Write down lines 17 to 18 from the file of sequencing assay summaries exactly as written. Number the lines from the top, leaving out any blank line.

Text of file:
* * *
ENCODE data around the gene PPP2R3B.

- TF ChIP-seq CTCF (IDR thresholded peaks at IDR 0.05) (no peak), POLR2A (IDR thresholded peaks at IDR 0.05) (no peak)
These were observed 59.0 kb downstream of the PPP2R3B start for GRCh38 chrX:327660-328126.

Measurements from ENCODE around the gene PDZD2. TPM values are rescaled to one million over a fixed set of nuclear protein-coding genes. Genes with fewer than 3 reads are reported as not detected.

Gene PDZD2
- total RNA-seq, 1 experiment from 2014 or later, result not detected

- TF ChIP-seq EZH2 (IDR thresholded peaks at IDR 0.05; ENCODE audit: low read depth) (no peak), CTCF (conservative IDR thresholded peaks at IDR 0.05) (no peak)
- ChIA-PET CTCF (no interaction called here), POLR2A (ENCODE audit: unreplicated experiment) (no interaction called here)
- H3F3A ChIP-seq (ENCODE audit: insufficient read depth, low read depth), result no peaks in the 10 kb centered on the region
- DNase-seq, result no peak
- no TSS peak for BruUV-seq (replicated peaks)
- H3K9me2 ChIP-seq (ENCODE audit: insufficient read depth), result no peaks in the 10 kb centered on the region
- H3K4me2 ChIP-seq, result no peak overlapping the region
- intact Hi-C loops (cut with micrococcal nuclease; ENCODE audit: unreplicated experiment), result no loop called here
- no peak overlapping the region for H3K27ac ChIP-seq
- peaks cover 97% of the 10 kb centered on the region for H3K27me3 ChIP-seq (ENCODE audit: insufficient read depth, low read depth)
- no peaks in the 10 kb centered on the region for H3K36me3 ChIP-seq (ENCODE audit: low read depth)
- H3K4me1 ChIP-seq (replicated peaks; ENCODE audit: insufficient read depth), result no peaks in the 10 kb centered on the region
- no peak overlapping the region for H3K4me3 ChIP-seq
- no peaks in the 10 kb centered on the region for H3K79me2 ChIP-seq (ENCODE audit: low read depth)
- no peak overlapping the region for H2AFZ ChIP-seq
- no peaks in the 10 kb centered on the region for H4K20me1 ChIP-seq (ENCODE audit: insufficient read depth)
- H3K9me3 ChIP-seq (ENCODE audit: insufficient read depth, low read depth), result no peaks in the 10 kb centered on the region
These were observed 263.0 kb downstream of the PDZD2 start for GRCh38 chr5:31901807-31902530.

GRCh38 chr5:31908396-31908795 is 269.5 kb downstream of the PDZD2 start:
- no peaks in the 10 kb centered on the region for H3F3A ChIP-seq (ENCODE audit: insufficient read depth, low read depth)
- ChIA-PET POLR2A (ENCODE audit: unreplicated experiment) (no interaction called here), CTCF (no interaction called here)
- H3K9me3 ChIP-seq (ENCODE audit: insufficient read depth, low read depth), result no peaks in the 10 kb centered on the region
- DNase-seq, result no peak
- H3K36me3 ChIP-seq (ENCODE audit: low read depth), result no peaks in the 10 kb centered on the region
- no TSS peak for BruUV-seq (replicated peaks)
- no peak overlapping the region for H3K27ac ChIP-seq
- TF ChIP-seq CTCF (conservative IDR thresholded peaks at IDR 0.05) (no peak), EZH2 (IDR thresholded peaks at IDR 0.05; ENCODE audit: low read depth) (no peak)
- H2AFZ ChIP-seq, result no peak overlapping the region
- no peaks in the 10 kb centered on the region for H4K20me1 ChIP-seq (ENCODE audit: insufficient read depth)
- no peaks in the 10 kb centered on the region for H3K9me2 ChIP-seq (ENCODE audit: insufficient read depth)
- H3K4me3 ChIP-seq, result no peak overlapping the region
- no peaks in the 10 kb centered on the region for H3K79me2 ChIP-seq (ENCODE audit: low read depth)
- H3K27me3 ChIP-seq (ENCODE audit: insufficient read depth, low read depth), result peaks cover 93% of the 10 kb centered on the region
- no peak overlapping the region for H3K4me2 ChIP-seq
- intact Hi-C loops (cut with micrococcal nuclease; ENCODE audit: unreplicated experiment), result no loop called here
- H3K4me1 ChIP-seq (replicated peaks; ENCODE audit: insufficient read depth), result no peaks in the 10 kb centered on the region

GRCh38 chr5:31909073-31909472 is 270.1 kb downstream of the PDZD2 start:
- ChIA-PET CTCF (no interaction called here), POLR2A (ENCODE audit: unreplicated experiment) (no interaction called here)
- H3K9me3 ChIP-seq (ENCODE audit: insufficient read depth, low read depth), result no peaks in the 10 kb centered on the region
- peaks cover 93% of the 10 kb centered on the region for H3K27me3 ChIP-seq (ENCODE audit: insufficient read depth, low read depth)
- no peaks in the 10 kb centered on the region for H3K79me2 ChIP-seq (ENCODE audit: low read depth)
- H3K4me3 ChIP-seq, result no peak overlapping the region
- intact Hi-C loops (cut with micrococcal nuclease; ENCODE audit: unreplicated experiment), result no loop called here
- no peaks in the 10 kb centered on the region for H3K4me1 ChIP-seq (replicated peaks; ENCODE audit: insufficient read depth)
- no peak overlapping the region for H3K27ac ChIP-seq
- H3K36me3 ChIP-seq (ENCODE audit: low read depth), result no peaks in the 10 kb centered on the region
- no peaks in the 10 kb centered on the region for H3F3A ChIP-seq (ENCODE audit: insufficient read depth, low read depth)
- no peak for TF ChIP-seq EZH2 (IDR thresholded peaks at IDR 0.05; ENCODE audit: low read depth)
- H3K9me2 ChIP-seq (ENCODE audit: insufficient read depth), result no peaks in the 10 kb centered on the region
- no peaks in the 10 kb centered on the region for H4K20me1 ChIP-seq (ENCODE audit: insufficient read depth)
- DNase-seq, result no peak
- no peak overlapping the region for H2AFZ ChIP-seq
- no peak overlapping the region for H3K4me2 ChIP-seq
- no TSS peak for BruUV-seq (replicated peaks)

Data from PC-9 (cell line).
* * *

- no peaks in the 10 kb centered on the region for H3K36me3 ChIP-seq (ENCODE audit: low read depth)
- H3K4me1 ChIP-seq (replicated peaks; ENCODE audit: insufficient read depth), result no peaks in the 10 kb centered on the region